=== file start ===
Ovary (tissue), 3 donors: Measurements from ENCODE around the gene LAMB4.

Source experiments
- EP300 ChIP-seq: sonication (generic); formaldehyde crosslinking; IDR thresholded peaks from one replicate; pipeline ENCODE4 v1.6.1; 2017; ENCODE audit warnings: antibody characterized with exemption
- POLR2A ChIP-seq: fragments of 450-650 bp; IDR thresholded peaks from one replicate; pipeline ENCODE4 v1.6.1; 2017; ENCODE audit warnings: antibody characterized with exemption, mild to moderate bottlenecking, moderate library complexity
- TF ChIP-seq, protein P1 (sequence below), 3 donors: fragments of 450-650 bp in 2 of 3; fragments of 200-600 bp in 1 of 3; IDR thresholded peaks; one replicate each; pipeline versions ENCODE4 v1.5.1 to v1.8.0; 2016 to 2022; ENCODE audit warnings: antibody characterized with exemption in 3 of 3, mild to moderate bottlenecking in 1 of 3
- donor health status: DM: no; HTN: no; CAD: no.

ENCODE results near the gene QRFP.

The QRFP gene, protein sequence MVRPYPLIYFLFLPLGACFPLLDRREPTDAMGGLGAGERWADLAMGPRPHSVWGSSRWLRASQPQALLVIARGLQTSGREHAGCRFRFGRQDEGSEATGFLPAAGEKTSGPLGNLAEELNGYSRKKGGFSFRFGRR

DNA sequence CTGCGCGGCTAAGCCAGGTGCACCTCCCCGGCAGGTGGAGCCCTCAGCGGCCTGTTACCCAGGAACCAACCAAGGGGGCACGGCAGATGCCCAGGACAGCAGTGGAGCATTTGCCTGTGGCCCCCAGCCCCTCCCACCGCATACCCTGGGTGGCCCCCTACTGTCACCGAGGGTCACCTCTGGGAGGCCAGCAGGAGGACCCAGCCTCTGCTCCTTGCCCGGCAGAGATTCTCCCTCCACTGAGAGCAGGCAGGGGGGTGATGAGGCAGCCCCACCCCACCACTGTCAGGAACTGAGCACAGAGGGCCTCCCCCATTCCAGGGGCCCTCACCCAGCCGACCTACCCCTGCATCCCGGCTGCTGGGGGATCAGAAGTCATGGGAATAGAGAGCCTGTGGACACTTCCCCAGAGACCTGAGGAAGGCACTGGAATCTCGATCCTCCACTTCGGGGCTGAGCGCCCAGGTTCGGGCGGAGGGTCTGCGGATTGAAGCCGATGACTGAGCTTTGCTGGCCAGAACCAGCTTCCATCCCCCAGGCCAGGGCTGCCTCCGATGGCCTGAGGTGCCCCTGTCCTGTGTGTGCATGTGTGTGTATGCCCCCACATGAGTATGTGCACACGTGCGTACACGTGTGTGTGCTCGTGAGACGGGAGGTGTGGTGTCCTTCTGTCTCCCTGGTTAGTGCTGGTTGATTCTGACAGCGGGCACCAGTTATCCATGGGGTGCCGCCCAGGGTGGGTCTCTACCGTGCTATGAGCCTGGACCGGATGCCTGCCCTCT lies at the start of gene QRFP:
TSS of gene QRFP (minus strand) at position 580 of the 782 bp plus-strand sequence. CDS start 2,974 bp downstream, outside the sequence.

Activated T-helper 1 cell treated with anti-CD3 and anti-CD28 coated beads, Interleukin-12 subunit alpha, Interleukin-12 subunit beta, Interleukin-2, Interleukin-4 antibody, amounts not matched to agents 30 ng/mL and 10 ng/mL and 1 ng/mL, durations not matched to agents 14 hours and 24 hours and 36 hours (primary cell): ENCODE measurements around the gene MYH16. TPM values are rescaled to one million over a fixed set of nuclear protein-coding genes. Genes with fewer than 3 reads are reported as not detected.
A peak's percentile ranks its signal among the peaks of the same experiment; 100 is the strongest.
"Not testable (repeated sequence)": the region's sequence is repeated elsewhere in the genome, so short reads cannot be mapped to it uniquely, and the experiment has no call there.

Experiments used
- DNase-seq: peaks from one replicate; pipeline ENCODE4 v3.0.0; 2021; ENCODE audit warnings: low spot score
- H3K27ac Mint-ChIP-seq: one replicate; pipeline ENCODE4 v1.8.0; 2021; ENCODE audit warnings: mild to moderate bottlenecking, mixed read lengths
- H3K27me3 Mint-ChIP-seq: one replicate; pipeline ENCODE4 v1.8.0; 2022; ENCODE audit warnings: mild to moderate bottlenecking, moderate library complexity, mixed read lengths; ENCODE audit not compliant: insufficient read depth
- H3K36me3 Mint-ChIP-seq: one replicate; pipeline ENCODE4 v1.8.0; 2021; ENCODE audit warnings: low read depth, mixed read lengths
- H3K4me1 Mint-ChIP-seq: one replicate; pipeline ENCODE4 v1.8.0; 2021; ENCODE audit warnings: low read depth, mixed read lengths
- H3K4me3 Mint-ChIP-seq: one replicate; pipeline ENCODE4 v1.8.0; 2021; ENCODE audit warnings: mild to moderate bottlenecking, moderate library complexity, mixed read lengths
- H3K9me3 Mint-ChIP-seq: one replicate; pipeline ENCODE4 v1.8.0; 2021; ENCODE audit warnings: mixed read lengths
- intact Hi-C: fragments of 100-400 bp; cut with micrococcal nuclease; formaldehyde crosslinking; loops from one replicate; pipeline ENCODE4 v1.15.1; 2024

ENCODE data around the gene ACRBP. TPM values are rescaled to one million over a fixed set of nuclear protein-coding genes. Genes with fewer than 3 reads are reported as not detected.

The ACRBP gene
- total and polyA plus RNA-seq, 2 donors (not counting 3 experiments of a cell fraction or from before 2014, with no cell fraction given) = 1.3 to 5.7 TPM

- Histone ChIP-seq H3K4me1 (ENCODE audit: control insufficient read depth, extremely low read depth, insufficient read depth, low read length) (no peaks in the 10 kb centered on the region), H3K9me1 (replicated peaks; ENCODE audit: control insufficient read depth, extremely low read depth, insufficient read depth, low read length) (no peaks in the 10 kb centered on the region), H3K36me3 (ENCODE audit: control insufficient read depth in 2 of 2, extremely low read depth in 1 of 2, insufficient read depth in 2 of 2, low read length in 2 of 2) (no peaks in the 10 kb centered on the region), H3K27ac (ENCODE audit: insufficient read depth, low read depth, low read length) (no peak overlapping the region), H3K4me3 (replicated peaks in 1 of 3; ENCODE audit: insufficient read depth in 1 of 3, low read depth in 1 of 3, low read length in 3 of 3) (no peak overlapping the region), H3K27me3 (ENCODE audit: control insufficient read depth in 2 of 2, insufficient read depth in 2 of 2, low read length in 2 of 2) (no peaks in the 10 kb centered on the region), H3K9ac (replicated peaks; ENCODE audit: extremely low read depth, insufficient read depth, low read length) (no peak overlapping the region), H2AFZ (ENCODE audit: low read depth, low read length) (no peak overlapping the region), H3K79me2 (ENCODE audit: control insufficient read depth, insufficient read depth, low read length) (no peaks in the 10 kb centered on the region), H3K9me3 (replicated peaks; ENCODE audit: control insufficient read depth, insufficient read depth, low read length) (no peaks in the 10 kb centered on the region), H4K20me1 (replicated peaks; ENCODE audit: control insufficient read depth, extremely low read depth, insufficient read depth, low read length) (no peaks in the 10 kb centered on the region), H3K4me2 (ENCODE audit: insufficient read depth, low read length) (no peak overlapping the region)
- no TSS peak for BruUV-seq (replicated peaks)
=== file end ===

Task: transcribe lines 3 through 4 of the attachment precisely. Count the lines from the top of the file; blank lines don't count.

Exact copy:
- EP300 ChIP-seq: sonication (generic); formaldehyde crosslinking; IDR thresholded peaks from one replicate; pipeline ENCODE4 v1.6.1; 2017; ENCODE audit warnings: antibody characterized with exemption
- POLR2A ChIP-seq: fragments of 450-650 bp; IDR thresholded peaks from one replicate; pipeline ENCODE4 v1.6.1; 2017; ENCODE audit warnings: antibody characterized with exemption, mild to moderate bottlenecking, moderate library complexity